This chapter first reviews some fundamental tenets of Marxist social and political theory, and then outlines some of the ways in which the place of law has been conceptualised in Marxist theory. This is followed by a discussion of an account of law that is heavily influenced by Marx, namely the critical legal studies movement.
13. Marxist and Post-Marxist Theories of Law
J. E. Penner and E. Melissaris
13. Critical legal theory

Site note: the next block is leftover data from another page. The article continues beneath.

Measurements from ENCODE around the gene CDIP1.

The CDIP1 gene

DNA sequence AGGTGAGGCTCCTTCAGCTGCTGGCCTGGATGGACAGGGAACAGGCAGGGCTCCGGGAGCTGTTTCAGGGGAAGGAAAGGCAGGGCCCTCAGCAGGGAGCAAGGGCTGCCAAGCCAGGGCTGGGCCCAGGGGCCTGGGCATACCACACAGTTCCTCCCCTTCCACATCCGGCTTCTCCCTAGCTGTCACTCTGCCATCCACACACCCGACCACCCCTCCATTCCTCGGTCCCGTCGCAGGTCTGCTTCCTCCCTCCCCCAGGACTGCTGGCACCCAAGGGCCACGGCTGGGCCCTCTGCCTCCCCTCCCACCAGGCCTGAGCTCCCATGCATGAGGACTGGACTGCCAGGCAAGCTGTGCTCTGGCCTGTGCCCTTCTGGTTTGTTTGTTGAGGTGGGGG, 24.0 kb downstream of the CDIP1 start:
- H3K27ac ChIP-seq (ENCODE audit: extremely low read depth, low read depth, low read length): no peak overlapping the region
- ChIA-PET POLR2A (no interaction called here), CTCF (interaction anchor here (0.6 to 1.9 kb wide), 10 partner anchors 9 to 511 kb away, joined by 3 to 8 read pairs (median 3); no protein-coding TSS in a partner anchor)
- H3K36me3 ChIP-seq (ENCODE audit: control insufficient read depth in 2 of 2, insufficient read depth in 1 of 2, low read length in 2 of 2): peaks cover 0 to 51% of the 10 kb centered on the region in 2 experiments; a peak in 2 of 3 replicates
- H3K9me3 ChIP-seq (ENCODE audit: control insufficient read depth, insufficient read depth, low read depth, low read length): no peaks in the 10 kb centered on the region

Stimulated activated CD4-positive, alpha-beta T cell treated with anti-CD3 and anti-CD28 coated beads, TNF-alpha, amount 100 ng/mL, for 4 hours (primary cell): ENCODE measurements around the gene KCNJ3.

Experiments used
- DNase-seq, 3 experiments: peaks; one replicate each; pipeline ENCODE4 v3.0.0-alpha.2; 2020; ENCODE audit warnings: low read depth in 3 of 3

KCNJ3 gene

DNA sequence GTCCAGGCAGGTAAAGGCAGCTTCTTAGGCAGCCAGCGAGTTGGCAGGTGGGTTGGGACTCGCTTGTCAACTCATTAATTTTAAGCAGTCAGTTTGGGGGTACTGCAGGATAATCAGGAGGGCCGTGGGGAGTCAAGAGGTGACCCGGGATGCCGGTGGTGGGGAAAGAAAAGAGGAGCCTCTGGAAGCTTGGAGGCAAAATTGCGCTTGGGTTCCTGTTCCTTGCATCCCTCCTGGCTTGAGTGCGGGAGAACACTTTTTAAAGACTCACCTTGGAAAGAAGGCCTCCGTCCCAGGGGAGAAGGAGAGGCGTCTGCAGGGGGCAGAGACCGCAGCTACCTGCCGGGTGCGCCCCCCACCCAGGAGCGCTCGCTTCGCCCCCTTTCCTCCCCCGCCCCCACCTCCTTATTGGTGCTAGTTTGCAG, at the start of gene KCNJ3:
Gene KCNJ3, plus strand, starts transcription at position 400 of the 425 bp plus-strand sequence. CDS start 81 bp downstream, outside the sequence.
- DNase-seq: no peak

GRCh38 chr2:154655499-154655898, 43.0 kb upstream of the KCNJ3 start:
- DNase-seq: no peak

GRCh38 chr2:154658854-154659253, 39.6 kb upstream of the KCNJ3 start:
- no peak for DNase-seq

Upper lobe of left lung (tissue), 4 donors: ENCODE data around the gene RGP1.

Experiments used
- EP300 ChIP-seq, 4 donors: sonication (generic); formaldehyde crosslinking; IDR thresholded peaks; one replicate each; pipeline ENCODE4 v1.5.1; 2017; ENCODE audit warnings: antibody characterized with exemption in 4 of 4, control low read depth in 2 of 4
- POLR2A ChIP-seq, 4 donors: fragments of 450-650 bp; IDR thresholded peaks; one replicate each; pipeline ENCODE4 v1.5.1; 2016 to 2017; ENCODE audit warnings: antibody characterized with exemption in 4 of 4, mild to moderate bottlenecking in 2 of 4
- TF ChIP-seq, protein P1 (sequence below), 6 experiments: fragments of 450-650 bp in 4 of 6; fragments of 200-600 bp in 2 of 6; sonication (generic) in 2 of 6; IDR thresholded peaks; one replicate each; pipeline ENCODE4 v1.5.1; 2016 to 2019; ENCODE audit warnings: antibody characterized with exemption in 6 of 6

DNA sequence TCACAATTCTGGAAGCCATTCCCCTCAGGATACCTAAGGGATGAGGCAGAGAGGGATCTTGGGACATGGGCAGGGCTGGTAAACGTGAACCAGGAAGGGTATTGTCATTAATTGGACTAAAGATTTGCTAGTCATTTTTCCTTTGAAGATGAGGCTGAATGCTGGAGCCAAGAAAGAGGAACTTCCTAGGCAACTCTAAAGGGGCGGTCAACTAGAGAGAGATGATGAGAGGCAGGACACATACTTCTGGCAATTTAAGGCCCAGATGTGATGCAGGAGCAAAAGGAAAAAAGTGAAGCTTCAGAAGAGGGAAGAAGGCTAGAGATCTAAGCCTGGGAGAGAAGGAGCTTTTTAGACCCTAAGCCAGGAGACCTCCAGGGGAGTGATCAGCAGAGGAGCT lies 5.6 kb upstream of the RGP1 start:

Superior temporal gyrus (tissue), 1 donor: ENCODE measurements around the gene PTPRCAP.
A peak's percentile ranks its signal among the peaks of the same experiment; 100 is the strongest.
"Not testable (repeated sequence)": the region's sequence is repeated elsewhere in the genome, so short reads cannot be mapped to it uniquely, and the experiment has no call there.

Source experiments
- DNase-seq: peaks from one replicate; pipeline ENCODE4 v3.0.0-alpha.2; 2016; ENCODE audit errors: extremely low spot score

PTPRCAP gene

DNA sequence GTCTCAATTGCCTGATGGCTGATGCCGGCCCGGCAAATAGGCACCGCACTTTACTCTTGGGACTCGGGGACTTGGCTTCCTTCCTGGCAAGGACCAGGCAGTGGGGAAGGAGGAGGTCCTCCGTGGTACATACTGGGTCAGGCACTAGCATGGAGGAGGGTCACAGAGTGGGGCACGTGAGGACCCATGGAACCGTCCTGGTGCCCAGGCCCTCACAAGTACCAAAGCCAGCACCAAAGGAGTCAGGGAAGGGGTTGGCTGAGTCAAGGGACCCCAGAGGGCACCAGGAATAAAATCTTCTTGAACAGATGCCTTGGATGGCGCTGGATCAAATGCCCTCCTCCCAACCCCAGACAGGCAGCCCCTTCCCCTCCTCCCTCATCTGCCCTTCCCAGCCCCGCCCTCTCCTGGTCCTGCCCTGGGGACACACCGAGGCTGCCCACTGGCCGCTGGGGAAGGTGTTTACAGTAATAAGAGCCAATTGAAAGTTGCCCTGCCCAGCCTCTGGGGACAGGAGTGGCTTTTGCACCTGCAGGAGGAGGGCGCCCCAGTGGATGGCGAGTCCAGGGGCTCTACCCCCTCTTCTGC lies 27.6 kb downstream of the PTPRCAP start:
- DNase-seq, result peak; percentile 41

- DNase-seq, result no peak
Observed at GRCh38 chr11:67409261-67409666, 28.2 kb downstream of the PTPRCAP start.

Critical legal theory rejects what is generally regarded as the natural order of things, be it the free market (in the case of Critical Legal Studies), ‘meta-narratives’ (postmodernism), the conception of ‘race’ (Critical Race Theory), and patriarchy (in the case of feminist jurisprudence). Critical legal theorists share a profound scepticism about many of the questions that have long been regarded as at the core of legal theory. This chapter touches on the first three of these movements. It first discusses the development of critical legal studies and then turns to postmodern legal theory, considering the views of Jacques Lacan, Jacques Derrida, Michel Foucault, and Jürgen Habermas. It then outlines the principal claims of Critical Race Theory (CRT), and considers the relationships between CRT and feminist theory and CRT and postmodernism.